Materials: PBT with High Hydrolysis Resistance and More
Lanxess’ Pocan XHR (Xtreme Hydrolysis-Resistant) PBTs offer extra benefits such as high resistance to thermal shock, hot air and chemicals.
A new line of hydrolytically-resistant PBT resin series from Lanxess, Pittsburgh, Penn., boasts outstanding resistance to hydrolytic degradation in very hot and humid conditions, along with other benefits In internal testing with standardized test specimens based on the stringent SAE/USCAR2 Rev. 6 long-term hydrolysis tests of the US Society of Automotive Engineers (SAE), the Pocan XHR (Xtreme Hydrolysis-Resistant) compounds reached Class 4 or Class 5 – the top two ratings.
Moreover, the launch of Pocan XHR has demonstrated that the additional benefits of the materials are just as important to many users, according to Ralf Heinen, application developer at Lanxess’ High-Performance Materials business unit. “They (users) often make the most of the high resistance to thermal shock, hot air, and chemicals, as well as the mechanical properties of the compounds based on polybutylene PBT).” Many electrical and electronic devices are exposed to ever-higher thermal loads for reasons including confined installation spaces or elevated operating temperatures. When used in dry environments, the plastics for these devices need to be able to withstand long periods in hot air. Heinen explains that yet another strength of Pocan XHR. For example, the impact strength of most compounds in the XHR series remains virtually unchanged even after 3,000 hours of being stored in 150 C/302 F. This makes the compounds ideal for parts in engine compartments, such as connectors, or for power electronics components.
Also, these compounds are tailor-made for overmolding of metal parts. Rapid and extreme changes in temperature often cause stress cracks in components with overmolded metal areas because of the differences between metal and plastic in terms of thermal expansion. That is why Lanxess has given the Pocan XHR series elongation at break of up to 4.7% (ISO 527-1,-2) because high elongation at break counteracts the formation of stress cracks. Moreover, the improved long-term temperature stability and hydrolysis resistance reduce susceptibility to stress cracks. Stress crack resistance is tested under extremely harsh conditions in heat shock tests. This involves subjecting the overmolded components to abrupt changes in temperature from -40 C/F to 125 C/250 F and back in several hundred cycles and keeping them at the various temperatures for extended periods--such as 30 minutes. In heat shock tests, components with Pocan XHR metal overmolding exhibit no stress cracks or, if they do, the cracks do not appear until after many multiples of the usual number of test cycles, says Heinen. That makes the XHR products exceptionally well suited to overmolding metal parts such as bus bars, connectors, power strips and main supporting frames.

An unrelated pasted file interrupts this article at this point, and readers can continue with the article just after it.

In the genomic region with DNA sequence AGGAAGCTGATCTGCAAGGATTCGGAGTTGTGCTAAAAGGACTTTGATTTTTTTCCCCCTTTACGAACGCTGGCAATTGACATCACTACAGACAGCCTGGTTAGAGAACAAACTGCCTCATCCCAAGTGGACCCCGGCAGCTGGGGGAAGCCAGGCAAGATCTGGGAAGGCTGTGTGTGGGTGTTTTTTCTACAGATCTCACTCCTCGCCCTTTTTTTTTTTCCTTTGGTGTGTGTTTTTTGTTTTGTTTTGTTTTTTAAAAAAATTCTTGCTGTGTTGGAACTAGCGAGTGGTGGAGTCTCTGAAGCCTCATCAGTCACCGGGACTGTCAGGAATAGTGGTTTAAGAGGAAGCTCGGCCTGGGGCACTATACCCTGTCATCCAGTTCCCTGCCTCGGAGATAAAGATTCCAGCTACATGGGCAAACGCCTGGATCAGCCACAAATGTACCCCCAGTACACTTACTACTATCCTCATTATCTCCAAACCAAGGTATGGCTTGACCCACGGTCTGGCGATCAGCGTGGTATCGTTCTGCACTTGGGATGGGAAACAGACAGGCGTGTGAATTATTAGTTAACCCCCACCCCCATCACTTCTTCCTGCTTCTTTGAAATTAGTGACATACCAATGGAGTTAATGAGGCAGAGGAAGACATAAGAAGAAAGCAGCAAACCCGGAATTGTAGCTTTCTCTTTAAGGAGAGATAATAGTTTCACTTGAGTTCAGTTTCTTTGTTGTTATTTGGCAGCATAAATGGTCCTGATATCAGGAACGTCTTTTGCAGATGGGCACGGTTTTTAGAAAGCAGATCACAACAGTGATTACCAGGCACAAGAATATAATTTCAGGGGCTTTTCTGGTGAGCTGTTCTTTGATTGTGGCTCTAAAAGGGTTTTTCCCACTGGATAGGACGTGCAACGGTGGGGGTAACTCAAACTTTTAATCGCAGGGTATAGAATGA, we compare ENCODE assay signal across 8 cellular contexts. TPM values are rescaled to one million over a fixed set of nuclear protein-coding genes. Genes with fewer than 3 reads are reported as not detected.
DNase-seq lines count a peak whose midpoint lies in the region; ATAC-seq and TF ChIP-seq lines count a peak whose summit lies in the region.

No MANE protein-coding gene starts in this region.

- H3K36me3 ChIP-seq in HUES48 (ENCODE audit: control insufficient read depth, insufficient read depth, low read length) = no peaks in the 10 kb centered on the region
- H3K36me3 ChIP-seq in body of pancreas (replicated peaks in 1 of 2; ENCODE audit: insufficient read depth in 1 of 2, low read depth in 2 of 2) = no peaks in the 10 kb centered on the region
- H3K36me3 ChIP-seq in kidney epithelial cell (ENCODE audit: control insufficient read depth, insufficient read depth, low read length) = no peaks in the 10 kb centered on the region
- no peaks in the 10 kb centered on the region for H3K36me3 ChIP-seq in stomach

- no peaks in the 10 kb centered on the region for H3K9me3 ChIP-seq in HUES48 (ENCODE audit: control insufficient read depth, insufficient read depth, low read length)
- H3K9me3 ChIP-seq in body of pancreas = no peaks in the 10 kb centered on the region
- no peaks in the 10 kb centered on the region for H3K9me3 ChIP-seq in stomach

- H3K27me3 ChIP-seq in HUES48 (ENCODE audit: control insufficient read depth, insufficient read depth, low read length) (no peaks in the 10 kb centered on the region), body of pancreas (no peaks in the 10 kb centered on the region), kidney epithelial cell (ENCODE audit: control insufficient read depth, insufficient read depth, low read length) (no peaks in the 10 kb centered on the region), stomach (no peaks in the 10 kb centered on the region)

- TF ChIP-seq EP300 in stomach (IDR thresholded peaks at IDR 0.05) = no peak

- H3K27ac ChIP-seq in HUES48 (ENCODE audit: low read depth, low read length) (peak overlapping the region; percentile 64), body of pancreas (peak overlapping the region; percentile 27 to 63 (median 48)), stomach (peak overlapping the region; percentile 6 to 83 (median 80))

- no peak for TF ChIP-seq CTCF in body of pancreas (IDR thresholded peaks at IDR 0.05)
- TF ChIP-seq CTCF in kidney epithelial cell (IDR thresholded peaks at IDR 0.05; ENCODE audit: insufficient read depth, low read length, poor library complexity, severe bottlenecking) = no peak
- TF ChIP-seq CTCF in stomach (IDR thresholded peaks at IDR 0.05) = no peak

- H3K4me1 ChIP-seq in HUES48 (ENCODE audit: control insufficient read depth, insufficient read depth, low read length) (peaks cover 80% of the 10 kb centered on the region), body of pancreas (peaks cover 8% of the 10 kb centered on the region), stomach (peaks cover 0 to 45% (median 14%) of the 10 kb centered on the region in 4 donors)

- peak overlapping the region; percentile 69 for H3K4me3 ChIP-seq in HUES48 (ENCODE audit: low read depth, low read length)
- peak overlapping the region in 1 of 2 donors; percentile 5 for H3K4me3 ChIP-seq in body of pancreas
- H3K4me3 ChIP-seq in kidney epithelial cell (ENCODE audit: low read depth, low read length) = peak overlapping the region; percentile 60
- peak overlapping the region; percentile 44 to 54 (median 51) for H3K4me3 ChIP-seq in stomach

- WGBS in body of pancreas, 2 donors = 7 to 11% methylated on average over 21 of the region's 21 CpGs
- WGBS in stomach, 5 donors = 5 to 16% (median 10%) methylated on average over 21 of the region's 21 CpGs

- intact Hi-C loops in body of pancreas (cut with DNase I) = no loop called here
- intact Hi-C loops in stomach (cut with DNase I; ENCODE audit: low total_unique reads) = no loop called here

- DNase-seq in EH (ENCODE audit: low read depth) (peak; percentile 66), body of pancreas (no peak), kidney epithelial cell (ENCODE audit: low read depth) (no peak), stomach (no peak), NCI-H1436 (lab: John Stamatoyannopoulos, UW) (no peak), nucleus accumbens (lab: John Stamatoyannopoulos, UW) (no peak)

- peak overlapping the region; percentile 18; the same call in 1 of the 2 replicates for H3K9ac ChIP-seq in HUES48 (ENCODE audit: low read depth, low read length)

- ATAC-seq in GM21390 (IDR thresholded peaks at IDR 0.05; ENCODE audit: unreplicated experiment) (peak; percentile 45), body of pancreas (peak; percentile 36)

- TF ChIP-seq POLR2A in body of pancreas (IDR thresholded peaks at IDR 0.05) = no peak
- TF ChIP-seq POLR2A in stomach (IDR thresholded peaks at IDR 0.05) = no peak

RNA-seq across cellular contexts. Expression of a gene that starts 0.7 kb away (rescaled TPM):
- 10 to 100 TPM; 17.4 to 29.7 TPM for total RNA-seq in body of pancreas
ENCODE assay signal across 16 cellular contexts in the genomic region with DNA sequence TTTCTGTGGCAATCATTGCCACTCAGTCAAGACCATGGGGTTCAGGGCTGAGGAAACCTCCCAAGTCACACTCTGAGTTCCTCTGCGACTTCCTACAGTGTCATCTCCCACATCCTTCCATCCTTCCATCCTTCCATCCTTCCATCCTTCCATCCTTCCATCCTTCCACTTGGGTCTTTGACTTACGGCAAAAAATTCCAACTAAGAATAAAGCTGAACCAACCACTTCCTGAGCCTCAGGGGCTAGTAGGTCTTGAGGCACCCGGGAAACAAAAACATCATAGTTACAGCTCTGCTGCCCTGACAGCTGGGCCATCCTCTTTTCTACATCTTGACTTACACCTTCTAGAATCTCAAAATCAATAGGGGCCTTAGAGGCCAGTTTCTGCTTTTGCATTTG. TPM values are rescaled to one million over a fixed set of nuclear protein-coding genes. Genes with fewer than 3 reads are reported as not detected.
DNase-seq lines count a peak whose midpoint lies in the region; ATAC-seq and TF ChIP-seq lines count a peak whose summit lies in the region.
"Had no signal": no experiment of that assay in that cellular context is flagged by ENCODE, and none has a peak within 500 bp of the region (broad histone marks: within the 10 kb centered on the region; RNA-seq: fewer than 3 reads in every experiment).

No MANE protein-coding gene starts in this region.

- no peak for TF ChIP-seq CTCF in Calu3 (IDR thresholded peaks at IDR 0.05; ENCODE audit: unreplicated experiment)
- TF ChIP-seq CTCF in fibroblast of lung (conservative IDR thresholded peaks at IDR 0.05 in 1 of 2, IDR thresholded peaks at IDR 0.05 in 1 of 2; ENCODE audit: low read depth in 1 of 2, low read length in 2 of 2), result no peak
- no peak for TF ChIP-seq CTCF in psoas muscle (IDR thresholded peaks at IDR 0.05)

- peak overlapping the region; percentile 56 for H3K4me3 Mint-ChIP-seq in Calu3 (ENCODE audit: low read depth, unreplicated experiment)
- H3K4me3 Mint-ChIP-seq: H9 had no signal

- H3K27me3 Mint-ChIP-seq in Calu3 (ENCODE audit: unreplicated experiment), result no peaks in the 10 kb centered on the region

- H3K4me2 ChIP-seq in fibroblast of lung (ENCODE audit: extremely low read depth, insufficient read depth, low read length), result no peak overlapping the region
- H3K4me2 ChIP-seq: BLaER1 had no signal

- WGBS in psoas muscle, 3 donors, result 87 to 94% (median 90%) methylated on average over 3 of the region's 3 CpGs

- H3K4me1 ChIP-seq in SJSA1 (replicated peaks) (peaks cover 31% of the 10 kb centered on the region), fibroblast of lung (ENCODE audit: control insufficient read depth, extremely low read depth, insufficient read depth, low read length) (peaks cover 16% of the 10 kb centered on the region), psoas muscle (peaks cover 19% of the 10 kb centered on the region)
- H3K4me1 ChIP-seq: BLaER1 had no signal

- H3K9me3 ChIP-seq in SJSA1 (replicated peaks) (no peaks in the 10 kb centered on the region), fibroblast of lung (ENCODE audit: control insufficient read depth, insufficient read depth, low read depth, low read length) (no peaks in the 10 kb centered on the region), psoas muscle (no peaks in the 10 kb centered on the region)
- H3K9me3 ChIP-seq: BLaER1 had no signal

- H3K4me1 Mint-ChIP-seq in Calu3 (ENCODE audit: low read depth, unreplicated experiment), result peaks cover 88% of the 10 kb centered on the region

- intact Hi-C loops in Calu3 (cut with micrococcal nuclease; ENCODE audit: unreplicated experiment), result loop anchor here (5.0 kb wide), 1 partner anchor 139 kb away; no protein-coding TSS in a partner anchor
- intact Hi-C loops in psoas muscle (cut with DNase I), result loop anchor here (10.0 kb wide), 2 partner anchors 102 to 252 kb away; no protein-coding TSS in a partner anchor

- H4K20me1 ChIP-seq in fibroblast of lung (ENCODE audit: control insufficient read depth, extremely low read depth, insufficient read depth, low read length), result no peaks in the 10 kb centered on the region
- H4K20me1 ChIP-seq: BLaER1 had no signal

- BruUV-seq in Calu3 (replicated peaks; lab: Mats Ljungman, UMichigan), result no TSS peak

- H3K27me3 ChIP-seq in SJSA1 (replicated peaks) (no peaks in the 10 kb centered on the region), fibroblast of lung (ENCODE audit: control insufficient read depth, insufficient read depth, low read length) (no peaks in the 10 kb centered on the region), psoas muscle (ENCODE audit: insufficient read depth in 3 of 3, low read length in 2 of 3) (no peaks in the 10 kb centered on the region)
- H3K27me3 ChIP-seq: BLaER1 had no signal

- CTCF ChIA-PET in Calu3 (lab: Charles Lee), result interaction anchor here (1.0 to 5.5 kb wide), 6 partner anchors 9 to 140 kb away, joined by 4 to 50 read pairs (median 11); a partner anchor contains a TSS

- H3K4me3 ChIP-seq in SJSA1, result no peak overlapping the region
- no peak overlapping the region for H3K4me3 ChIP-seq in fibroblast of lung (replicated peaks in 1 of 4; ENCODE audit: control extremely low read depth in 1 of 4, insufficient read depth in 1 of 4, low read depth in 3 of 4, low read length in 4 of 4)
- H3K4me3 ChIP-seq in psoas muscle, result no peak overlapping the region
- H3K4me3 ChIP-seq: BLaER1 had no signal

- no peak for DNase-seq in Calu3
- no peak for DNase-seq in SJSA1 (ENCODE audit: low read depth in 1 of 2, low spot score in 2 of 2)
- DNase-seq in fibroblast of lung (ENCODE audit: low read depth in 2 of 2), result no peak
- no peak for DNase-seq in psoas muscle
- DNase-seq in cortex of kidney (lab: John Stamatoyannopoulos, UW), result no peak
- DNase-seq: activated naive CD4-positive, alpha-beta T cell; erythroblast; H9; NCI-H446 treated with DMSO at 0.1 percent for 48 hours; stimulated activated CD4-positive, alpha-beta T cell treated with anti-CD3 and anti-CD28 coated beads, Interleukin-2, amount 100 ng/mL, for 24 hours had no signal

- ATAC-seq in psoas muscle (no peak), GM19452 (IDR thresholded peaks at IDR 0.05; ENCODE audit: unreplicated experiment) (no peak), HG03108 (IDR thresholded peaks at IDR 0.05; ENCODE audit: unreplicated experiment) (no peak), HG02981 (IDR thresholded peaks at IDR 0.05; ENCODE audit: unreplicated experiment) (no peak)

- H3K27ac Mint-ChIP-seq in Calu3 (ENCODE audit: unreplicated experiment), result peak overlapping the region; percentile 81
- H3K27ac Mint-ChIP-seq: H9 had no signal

Good processing characteristics of Pocan XHR are also touted. The melt viscosity of all Pocan XHR variants remains constant for a long time at the injection-molding temperatures customary for PBT. The materials remain stable during injection molding within a wide processing window. The improved flowability relative to comparable standard PBT materials makes it possible to implement thin-walled geometries. Furthermore, overmolding of metal parts can take place at lower filling pressures, which means that the metal inserts are not distorted or pushed out of position in the tool by the molten material.
The polymers we work with follow the same principles as the body: the hotter the environment becomes, the less performance we can expect.
And as with all sciences, there are fundamentals that must be considered to do color right. Here’s a helpful start.
This so-called 'commodity' material is actually quite complex, making selecting of the right type a challenge.